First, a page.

For this International Day of Democracy worksheet, students complete activities such as reading a passage, phrase matching, fill in the blanks, correct words, multiple choice, spelling, sequencing, scrambled sentences, writing questions, survey, and writing. Students complete 12 activities on International Day of Democracy.
Eleventh graders examine the impact of the Ancient Greeks and Romans on democratic and republican ideas. They read and discuss text, complete a class chart on the development of Greek Democracy, and create a magazine advertisement advertising the virtues of either the Roman or Greek government.
Pericles and Democracy
In this Athenian democracy worksheet, students read a 1-page selection about Periclean democracy and then respond to 27 short answer and fill in the blank questions.
New! Big Ideas that Changed the World: Democracy (Part 1/5)
Democracy - "use it or lose it" is the point of view of this British narrator as he explores the history and development of this Big Idea That Changed the World. Part one of the five-part series explores the challenges to democracy presented by those who have money, by those who control information, and by military power.
New! Big Ideas that Changed the World: Democracy (Part 5/5)
The series ends with the narrator's statements of conviction: The human race (is) like survivors in a life boat with one loaf of bread. There are only three ways of distributing it: you sell it so the rich gobble it up, fight for it so only the strong get it all, or you share it. The choice can only be made in a democratic world. That is why democracy is worth working toward.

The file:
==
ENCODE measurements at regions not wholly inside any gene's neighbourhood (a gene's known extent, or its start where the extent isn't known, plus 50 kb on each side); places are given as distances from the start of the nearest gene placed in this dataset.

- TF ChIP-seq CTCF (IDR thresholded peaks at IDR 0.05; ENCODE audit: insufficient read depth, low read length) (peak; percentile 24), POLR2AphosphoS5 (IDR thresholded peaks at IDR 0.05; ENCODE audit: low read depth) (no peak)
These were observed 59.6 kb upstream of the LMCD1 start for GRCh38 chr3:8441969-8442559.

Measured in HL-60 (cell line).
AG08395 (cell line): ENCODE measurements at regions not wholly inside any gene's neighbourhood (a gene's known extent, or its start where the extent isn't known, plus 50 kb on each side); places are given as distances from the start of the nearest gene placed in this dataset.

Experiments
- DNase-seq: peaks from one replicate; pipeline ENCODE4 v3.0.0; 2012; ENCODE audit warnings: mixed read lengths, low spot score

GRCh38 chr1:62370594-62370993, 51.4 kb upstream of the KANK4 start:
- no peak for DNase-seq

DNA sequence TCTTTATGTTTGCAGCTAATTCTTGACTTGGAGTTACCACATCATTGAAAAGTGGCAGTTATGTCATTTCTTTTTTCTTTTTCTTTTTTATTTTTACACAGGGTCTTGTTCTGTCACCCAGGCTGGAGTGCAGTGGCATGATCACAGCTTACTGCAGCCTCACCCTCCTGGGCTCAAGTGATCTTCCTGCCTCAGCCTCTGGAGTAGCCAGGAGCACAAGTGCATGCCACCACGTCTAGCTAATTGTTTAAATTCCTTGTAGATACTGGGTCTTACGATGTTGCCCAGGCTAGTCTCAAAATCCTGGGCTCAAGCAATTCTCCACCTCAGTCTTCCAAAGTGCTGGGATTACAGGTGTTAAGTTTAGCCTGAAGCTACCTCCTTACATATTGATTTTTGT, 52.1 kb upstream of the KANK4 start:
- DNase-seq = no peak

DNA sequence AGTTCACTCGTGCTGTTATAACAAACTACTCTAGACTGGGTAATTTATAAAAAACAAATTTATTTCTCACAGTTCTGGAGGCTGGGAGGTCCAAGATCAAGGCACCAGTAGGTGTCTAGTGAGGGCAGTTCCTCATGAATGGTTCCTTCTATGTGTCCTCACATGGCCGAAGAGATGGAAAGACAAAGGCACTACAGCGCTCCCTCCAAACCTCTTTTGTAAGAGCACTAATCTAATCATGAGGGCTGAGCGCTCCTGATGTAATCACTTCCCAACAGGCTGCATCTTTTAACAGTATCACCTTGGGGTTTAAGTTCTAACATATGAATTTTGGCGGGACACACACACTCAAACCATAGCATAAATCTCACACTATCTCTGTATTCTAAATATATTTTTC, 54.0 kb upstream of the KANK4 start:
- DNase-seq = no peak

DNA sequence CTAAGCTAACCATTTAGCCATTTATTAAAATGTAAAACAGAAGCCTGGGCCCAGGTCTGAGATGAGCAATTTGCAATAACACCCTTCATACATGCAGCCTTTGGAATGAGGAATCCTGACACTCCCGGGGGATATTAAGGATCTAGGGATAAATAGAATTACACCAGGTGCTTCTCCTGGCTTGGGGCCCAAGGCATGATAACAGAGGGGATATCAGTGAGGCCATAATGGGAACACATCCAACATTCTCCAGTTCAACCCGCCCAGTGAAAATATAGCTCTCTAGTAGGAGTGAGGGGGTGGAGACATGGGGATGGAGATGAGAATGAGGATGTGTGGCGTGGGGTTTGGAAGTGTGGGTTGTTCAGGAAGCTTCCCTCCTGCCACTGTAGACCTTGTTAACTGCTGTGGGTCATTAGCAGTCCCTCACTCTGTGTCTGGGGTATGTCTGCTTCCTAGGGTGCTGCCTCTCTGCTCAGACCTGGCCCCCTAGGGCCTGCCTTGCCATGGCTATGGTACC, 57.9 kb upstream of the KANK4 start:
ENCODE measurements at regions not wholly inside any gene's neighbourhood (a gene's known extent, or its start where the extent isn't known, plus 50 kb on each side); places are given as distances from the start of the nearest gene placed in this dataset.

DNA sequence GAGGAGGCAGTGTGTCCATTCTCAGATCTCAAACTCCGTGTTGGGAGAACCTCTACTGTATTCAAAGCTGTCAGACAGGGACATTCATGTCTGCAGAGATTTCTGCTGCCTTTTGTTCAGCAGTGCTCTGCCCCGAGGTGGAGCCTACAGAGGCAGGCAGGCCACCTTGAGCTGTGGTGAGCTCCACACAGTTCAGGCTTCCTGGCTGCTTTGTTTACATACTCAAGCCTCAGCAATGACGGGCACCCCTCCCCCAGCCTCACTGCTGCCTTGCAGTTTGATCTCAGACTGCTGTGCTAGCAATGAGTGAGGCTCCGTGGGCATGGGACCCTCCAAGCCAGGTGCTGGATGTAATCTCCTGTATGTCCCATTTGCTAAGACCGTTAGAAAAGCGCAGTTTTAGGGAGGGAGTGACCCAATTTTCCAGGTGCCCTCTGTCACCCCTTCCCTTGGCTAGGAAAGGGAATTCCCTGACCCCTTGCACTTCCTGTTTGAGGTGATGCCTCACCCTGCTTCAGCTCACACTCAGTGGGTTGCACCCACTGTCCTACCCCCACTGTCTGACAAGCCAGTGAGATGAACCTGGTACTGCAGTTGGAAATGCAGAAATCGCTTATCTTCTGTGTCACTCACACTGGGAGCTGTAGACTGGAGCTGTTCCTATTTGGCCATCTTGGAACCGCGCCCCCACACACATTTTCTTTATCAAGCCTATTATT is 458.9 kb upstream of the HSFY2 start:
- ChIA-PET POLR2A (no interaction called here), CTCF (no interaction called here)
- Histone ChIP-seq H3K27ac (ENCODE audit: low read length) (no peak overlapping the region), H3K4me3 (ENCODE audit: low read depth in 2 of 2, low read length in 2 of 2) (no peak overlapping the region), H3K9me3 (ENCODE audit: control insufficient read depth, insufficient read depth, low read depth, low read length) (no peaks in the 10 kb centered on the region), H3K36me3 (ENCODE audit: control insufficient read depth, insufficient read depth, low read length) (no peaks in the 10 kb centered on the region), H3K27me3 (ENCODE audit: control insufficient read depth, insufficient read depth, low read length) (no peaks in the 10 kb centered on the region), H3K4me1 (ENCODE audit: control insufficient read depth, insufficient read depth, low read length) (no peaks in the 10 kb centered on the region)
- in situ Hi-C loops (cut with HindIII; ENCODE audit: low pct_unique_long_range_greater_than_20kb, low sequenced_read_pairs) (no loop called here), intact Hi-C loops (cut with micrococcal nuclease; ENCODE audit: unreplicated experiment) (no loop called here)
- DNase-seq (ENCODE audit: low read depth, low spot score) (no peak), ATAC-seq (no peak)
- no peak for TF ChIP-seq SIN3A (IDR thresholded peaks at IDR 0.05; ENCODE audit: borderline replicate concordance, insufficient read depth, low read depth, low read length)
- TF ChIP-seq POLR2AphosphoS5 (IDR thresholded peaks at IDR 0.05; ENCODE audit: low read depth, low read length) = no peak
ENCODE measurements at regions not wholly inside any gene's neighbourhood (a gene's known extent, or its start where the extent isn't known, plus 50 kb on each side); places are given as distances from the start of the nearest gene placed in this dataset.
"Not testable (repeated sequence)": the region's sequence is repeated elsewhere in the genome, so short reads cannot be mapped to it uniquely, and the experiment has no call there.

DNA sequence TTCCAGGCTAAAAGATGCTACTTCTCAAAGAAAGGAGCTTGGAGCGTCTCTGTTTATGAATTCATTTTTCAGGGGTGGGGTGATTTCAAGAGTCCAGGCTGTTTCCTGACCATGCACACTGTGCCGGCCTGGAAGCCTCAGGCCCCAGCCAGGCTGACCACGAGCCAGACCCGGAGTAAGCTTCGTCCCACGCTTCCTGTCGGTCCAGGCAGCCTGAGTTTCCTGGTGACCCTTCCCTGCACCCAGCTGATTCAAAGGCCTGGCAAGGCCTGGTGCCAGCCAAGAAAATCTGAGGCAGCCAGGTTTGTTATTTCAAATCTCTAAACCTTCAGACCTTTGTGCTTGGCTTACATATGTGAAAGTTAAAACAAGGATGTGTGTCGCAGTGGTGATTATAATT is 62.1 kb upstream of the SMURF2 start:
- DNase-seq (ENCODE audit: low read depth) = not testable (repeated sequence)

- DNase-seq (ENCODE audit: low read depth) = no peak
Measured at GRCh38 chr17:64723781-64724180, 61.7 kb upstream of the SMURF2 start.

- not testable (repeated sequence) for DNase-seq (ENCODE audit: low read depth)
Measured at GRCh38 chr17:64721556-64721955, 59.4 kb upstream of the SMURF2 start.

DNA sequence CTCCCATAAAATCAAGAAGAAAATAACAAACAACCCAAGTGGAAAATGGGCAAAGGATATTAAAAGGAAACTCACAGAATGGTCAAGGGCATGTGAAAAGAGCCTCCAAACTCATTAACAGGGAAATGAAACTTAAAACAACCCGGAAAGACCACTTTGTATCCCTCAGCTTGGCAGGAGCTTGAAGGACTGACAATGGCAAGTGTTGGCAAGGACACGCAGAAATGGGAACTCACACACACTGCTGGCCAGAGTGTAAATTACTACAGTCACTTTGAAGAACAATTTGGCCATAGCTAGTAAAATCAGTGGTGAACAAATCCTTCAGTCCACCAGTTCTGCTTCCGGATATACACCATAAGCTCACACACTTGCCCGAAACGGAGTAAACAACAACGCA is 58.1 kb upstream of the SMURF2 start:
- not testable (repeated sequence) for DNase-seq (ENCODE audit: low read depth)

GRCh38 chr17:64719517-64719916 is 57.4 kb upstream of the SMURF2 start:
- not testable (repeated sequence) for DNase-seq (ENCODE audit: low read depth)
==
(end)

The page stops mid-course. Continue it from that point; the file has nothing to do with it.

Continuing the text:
Who's The Boss?
Upper elementary and middle schoolers research and analyze some different types of governments. Democracies, Monarchies, and Dictatorships are some of the types that are looked at. Learners use the Internet to gather information that will used by each small group to make a presentation to the class on their type of government. This nine-page plan is amazingly detailed, and includes everything you need to successfully implement it.
Tenth graders examine the history of Democracy in Canada to set the context for their research into the same for the Ukraine during the Orange revolution. In this government lesson, 10th graders discover what role individual Canadians and Canadian organizations played during that period.
Twelfth graders discuss the probability of imposing a democracy in a country in which there is no history of this type of government being successful. Using the internet, they work together to research Japan's experience with democracy and the challenges it faced doing so. They also compare and contrast the United States Constitution with the Japanese Constitution.
Expanding our students' understanding of government at a local level is a great way to build an understanding of government at a global level. Start the understanding by using any of these fun teaching ideas. Learners engage in several simulation/discussions related to democracy at the school level and in the local community. The student council is used as their model of democracy.
Minorities in a Democracy
Students consider diversity in democracies. In this democratic values lesson, students read an article titled, "Minorities in a Democracy." Students respond to discussion questions about the article.